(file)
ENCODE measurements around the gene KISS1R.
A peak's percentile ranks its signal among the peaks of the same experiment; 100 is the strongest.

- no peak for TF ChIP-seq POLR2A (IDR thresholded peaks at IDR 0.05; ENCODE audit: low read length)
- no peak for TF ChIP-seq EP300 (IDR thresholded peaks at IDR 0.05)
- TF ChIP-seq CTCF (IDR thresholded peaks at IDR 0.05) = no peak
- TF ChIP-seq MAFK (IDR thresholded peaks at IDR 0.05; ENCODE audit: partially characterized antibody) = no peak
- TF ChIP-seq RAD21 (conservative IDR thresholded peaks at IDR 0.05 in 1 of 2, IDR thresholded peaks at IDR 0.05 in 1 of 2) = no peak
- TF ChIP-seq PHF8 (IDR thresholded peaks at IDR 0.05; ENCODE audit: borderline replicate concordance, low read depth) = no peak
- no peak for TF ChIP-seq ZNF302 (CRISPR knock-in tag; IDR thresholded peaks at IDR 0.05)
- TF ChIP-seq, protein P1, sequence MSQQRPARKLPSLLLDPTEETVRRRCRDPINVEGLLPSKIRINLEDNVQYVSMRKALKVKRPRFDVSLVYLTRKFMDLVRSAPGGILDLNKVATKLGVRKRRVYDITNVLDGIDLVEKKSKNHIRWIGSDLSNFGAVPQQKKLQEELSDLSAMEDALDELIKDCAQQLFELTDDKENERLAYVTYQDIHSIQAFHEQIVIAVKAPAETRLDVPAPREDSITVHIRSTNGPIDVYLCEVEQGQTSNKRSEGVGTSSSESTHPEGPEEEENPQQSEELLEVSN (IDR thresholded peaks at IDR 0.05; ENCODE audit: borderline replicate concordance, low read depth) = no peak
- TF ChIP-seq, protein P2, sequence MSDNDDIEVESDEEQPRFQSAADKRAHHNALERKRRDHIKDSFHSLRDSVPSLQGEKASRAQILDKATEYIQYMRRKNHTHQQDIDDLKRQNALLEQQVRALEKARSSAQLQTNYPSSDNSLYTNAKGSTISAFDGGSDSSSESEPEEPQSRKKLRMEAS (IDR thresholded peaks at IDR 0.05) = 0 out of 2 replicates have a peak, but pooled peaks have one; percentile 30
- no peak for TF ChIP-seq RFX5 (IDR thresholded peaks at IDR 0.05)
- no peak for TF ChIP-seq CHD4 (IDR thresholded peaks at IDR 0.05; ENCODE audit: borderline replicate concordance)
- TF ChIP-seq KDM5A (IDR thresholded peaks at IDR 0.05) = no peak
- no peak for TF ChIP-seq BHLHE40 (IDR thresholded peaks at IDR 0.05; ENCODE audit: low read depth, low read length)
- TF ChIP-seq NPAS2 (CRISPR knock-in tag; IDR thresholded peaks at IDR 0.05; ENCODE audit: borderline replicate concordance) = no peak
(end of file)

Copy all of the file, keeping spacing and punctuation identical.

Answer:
ENCODE measurements around the gene KISS1R.
A peak's percentile ranks its signal among the peaks of the same experiment; 100 is the strongest.

- no peak for TF ChIP-seq POLR2A (IDR thresholded peaks at IDR 0.05; ENCODE audit: low read length)
- no peak for TF ChIP-seq EP300 (IDR thresholded peaks at IDR 0.05)
- TF ChIP-seq CTCF (IDR thresholded peaks at IDR 0.05) = no peak
- TF ChIP-seq MAFK (IDR thresholded peaks at IDR 0.05; ENCODE audit: partially characterized antibody) = no peak
- TF ChIP-seq RAD21 (conservative IDR thresholded peaks at IDR 0.05 in 1 of 2, IDR thresholded peaks at IDR 0.05 in 1 of 2) = no peak
- TF ChIP-seq PHF8 (IDR thresholded peaks at IDR 0.05; ENCODE audit: borderline replicate concordance, low read depth) = no peak
- no peak for TF ChIP-seq ZNF302 (CRISPR knock-in tag; IDR thresholded peaks at IDR 0.05)
- TF ChIP-seq, protein P1, sequence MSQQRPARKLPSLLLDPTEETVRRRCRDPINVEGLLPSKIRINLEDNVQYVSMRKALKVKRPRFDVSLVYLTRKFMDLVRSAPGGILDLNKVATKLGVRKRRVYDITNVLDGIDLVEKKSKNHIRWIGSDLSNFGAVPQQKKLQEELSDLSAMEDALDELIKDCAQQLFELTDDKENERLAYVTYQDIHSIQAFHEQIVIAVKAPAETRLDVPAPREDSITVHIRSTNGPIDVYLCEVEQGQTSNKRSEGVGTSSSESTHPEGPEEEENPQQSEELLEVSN (IDR thresholded peaks at IDR 0.05; ENCODE audit: borderline replicate concordance, low read depth) = no peak
- TF ChIP-seq, protein P2, sequence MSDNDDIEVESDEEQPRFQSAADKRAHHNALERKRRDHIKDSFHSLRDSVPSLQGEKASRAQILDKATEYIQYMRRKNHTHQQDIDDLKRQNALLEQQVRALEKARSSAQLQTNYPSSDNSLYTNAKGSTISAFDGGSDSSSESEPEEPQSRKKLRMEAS (IDR thresholded peaks at IDR 0.05) = 0 out of 2 replicates have a peak, but pooled peaks have one; percentile 30
- no peak for TF ChIP-seq RFX5 (IDR thresholded peaks at IDR 0.05)
- no peak for TF ChIP-seq CHD4 (IDR thresholded peaks at IDR 0.05; ENCODE audit: borderline replicate concordance)
- TF ChIP-seq KDM5A (IDR thresholded peaks at IDR 0.05) = no peak
- no peak for TF ChIP-seq BHLHE40 (IDR thresholded peaks at IDR 0.05; ENCODE audit: low read depth, low read length)
- TF ChIP-seq NPAS2 (CRISPR knock-in tag; IDR thresholded peaks at IDR 0.05; ENCODE audit: borderline replicate concordance) = no peak